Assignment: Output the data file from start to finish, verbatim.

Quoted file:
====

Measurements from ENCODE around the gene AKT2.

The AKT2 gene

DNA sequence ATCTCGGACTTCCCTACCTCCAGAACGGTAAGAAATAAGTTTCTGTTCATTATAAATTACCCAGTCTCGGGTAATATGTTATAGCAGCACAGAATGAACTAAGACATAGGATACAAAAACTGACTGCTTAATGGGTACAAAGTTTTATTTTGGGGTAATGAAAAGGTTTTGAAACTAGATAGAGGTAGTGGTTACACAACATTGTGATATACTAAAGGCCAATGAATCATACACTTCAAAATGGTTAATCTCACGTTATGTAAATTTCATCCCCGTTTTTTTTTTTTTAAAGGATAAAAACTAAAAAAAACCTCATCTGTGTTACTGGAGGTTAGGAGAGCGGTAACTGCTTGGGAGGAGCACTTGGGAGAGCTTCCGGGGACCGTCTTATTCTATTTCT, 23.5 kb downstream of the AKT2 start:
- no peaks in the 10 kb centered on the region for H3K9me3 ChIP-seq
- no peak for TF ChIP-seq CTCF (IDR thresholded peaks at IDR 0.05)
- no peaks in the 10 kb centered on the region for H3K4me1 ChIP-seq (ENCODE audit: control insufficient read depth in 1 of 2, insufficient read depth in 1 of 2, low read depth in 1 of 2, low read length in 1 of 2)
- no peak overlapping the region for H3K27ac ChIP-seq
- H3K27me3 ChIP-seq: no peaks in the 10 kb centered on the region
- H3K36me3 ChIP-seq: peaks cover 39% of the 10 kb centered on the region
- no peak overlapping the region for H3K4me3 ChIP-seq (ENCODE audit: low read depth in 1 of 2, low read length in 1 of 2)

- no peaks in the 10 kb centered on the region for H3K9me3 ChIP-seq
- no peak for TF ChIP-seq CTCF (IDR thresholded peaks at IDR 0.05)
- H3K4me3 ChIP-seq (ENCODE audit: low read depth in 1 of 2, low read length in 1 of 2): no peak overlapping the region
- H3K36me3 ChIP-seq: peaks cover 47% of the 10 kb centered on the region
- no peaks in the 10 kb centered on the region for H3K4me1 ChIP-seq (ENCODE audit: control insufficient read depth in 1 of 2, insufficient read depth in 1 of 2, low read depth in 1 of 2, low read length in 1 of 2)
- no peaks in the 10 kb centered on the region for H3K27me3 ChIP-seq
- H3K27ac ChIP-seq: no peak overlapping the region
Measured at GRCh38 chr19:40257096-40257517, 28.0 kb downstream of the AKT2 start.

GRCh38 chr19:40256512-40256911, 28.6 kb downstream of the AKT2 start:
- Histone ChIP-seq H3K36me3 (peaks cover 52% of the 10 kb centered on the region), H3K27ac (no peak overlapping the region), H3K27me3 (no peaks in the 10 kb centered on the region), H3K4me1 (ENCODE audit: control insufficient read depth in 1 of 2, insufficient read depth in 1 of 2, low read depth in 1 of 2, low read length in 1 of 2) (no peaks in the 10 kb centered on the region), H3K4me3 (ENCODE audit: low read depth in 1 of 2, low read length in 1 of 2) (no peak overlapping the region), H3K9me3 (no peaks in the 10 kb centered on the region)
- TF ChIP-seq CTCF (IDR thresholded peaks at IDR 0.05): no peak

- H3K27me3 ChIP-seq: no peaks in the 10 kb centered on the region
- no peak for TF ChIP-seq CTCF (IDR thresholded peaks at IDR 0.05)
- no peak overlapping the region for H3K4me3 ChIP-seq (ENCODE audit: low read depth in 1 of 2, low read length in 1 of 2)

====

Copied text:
Measurements from ENCODE around the gene AKT2.

The AKT2 gene

DNA sequence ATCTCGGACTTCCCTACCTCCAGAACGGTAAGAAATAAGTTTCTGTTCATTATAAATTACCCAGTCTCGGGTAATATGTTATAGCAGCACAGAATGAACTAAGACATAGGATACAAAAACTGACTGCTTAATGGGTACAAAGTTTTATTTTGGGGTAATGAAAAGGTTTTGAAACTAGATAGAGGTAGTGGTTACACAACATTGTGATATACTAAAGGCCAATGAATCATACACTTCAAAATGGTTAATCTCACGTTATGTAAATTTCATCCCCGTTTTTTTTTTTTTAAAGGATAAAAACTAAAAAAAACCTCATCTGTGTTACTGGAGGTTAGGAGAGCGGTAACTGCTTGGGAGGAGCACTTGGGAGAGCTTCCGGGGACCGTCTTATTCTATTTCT, 23.5 kb downstream of the AKT2 start:
- no peaks in the 10 kb centered on the region for H3K9me3 ChIP-seq
- no peak for TF ChIP-seq CTCF (IDR thresholded peaks at IDR 0.05)
- no peaks in the 10 kb centered on the region for H3K4me1 ChIP-seq (ENCODE audit: control insufficient read depth in 1 of 2, insufficient read depth in 1 of 2, low read depth in 1 of 2, low read length in 1 of 2)
- no peak overlapping the region for H3K27ac ChIP-seq
- H3K27me3 ChIP-seq: no peaks in the 10 kb centered on the region
- H3K36me3 ChIP-seq: peaks cover 39% of the 10 kb centered on the region
- no peak overlapping the region for H3K4me3 ChIP-seq (ENCODE audit: low read depth in 1 of 2, low read length in 1 of 2)

- no peaks in the 10 kb centered on the region for H3K9me3 ChIP-seq
- no peak for TF ChIP-seq CTCF (IDR thresholded peaks at IDR 0.05)
- H3K4me3 ChIP-seq (ENCODE audit: low read depth in 1 of 2, low read length in 1 of 2): no peak overlapping the region
- H3K36me3 ChIP-seq: peaks cover 47% of the 10 kb centered on the region
- no peaks in the 10 kb centered on the region for H3K4me1 ChIP-seq (ENCODE audit: control insufficient read depth in 1 of 2, insufficient read depth in 1 of 2, low read depth in 1 of 2, low read length in 1 of 2)
- no peaks in the 10 kb centered on the region for H3K27me3 ChIP-seq
- H3K27ac ChIP-seq: no peak overlapping the region
Measured at GRCh38 chr19:40257096-40257517, 28.0 kb downstream of the AKT2 start.

GRCh38 chr19:40256512-40256911, 28.6 kb downstream of the AKT2 start:
- Histone ChIP-seq H3K36me3 (peaks cover 52% of the 10 kb centered on the region), H3K27ac (no peak overlapping the region), H3K27me3 (no peaks in the 10 kb centered on the region), H3K4me1 (ENCODE audit: control insufficient read depth in 1 of 2, insufficient read depth in 1 of 2, low read depth in 1 of 2, low read length in 1 of 2) (no peaks in the 10 kb centered on the region), H3K4me3 (ENCODE audit: low read depth in 1 of 2, low read length in 1 of 2) (no peak overlapping the region), H3K9me3 (no peaks in the 10 kb centered on the region)
- TF ChIP-seq CTCF (IDR thresholded peaks at IDR 0.05): no peak

- H3K27me3 ChIP-seq: no peaks in the 10 kb centered on the region
- no peak for TF ChIP-seq CTCF (IDR thresholded peaks at IDR 0.05)
- no peak overlapping the region for H3K4me3 ChIP-seq (ENCODE audit: low read depth in 1 of 2, low read length in 1 of 2)